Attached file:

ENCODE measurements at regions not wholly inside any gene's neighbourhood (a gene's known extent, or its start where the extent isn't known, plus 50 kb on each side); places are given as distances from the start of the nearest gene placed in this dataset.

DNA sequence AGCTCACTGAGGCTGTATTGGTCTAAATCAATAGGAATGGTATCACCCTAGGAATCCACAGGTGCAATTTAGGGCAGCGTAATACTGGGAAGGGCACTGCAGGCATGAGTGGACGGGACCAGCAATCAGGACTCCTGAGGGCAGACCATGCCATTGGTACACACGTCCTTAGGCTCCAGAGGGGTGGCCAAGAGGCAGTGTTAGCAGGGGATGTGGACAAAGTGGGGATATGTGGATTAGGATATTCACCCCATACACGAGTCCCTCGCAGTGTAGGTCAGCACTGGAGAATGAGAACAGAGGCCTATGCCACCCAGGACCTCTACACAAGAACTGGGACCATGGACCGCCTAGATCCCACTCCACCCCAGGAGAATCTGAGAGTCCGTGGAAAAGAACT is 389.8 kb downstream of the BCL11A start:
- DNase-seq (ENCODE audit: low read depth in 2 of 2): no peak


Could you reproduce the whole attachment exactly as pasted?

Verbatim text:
ENCODE measurements at regions not wholly inside any gene's neighbourhood (a gene's known extent, or its start where the extent isn't known, plus 50 kb on each side); places are given as distances from the start of the nearest gene placed in this dataset.

DNA sequence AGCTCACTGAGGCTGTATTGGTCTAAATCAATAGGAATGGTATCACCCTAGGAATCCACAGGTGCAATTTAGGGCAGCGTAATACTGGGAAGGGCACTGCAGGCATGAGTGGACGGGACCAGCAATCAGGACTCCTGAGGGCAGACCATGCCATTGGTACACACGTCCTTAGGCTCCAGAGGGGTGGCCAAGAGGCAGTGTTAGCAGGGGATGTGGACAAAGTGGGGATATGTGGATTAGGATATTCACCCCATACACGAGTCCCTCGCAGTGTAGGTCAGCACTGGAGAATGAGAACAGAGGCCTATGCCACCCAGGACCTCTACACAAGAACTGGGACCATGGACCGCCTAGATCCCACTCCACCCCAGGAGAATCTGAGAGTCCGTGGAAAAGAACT is 389.8 kb downstream of the BCL11A start:
- DNase-seq (ENCODE audit: low read depth in 2 of 2): no peak